Monday, 28 November 2011

Grubenhaus, part 4 - finished

The finished grubenhaus. First step was a layer of PVA and sharp sand on the groundwork, blended up close with the walls and roof. Next came a coat of panzer grey overall followed by the flock. I drybrushed with a variety of browns, greens and greys to taste, varied in weight as the tones got lighter. The final colours were off-grey across the building and an ochre-ish shade on the grass. A coat of Pledge Future to seal and Galeria matt varnish on top were the final steps, except for a touch of static grass close to the walls.

And again with a Black Tree ceorl to show the scale.

The same surly perisher on the other side, showing the door. 

The back wall, with no door.

Quick and easy to make, cheap, and pretty effective. Every game table should have one!


Sunday, 27 November 2011

Grubenhaus, part 3 - end walls

Contructing the end walls is nice and simple. Strips of 1 mm balsa, with an angle cut on one end (set the angle from the roof using a sliding bevel), glued down. Small gaps don't matter, nor do deep notches where the planks go around the purlins. By aiming for 2-4 mm random strips, this equates to planks roughly 4"-8" wide in scale, which would seem about right. My rough calculations based on the West Stow reconstruction support this, but on the other hand, they could just as easily have gone to Jewsons...
The door is appliqued on, using thicker wood (matchsticks) for the frame.

Cut the floor ends to length once the wall is complete. You can make them slightly higgledy this way and it means you don't have to worry about cutting accurately to length when you fit the strips!

The other end has no door, so is simplicity itself.

At this point, glue the house to a base (MDF or according to taste). Once dry, give the fur a thick coat of PVA glue and "comb" it down to give a thatch effect. Doing this once the house is based helps to get the thatch nicely in contact with the ground. Once totally dry, if necessary trim any loose fibres.

I used the same finishing method I've used on my other terrain pieces (PVA, sharp sand, flock and emulsion paints). The completed piece will be along shortly.


Saturday, 26 November 2011

Grubenhaus, part 2 - the roof

Putting the roof on the grubenhaus is a more involved job than shaping the building. The main thing is that you will only get one go at the process: if it goes wrong, there is no way (as far as I know) of proceeding except to throw the whole thing away and start again. Whilst the components are cheap, getting to this stage has involved some investment of time, so I prefer to go carefully.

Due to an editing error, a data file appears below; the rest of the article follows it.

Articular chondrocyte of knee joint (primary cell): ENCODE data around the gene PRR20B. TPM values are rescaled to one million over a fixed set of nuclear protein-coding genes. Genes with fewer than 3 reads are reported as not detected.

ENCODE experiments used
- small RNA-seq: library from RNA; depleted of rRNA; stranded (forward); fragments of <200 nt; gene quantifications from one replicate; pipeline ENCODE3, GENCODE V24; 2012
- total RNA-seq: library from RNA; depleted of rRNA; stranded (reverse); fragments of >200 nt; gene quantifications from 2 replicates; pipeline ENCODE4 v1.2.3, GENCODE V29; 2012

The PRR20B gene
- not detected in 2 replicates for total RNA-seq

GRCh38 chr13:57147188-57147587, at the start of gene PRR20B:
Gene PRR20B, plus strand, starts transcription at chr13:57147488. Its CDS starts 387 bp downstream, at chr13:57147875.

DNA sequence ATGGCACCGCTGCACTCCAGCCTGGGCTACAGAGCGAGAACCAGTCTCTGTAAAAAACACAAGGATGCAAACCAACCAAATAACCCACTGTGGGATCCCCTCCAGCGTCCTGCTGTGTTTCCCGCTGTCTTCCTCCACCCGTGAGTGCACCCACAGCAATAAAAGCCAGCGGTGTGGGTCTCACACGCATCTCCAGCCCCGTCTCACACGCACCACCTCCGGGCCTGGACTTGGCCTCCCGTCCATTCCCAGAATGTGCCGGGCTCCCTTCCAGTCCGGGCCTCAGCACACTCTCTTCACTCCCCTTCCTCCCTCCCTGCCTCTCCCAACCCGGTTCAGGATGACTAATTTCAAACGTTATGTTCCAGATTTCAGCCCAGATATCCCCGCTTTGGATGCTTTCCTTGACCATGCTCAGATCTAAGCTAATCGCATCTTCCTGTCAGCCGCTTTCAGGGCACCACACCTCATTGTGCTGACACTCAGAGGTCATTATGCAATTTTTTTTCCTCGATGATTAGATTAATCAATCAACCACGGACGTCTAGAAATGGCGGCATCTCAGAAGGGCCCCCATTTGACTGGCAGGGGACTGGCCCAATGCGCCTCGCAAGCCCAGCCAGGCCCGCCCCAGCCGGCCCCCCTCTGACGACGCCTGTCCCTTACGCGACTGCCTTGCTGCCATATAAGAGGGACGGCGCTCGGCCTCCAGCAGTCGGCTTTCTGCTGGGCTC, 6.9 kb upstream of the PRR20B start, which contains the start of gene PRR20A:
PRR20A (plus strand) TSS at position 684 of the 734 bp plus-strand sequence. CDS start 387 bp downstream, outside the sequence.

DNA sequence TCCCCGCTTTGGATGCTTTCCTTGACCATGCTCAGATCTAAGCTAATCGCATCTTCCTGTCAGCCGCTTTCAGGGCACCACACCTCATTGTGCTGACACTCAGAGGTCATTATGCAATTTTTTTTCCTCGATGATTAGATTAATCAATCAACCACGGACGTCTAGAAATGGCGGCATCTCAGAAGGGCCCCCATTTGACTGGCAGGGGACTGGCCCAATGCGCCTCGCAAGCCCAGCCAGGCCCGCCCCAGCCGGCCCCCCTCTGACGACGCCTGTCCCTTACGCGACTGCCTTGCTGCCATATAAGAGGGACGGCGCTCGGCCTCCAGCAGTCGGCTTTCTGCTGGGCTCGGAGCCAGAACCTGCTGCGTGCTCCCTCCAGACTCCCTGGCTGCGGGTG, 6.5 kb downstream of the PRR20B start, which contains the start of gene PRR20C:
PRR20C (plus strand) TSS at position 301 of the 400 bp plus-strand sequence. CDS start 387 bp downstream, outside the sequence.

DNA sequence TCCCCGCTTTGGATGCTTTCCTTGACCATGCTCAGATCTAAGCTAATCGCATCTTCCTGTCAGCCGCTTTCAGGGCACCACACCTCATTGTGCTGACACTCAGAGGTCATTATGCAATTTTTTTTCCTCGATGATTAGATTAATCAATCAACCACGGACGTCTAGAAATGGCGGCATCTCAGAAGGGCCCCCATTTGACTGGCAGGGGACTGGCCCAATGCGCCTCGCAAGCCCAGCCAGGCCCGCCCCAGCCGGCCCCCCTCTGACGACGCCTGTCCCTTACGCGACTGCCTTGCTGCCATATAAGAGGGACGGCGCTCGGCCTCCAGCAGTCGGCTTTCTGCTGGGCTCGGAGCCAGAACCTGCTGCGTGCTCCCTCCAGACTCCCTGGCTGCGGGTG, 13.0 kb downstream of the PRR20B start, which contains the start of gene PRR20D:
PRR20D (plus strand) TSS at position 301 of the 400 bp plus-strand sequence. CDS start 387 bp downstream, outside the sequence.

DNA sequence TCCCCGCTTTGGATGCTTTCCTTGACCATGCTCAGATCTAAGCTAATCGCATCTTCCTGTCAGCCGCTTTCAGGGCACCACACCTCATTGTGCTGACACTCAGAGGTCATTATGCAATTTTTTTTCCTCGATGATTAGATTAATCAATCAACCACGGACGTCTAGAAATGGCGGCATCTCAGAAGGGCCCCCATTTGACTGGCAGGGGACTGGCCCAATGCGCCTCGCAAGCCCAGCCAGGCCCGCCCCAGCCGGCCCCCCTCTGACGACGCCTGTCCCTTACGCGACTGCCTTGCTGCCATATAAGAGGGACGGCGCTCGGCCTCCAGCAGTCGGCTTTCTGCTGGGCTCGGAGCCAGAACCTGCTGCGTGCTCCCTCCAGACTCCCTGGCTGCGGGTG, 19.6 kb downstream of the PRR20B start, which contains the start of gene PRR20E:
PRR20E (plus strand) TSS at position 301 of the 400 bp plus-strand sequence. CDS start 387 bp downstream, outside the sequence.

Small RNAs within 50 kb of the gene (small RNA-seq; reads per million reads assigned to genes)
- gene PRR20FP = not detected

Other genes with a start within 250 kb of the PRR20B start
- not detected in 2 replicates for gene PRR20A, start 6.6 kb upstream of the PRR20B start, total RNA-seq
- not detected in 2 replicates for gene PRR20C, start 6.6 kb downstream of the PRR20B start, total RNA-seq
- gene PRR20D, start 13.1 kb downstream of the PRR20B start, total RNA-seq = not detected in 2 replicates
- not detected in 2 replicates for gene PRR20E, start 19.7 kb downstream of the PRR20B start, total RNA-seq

The roof components are shown here. The grubenhaus, with the purlins in place, a piece of fur fabric considerably larger than the house, and impact cement. If you feel that the fur fabric is not going to represent the depth of a thatched roof sufficiently, at this stage add an "under-roof" of foamboard or thick card, then proceed as below.

Apply plenty of glue to the grubenhaus roof and purlins, and a good layer to the back of the fabric. I've found that a largish sized woodscrew forced into the foam gives a decent handle, with plenty of purchase. And you definitely need it! Impact cement has a habit of getting all over everything, dripping and oozing, and the least little bit on your finger will stick to something awkward at the most inopportune moment. The vice helps to keep things under control. 

Once the impact cement has gone from wet to tacky (almost dry to the touch), fit the roof to the fabric. It's much simpler to do it that way around than to try to drape the fabric onto the roof. Place the roof down onto the glued area firmly. Once it's pressed down, the chances of you getting it apart in such a way as to have a second attempt are about nil, so go carefully!

Now simply roll the roof over onto the other glued section of fur, and there you go, a thatch! Albeit a pretty wild, out of control one.

The wild wooliness is then controlled. Wait until the glue is totally dry - if you don't, you'll never get the fuzz out of the knife you use! Then carefully trim away the excess fabric. I've found a knife works better than scissors, unless you've got ultra-nice heavy dressmakers scissors. My wife has, but let's not go there...

Next step is to dress up the ends, to cover up the foaminess.


Thursday, 24 November 2011

Grubenhaus, part 1

I put the plans and description of a Saxon grubenhaus up a little while ago. Making one for the wargame table is easy enough.

The basic material is the polyolefin packaging material I've used before on the field fortification and timber frame houses. Wonderful stuff, and since it gets thrown away otherwise, so very cheap!

A standard block of waste packing foam...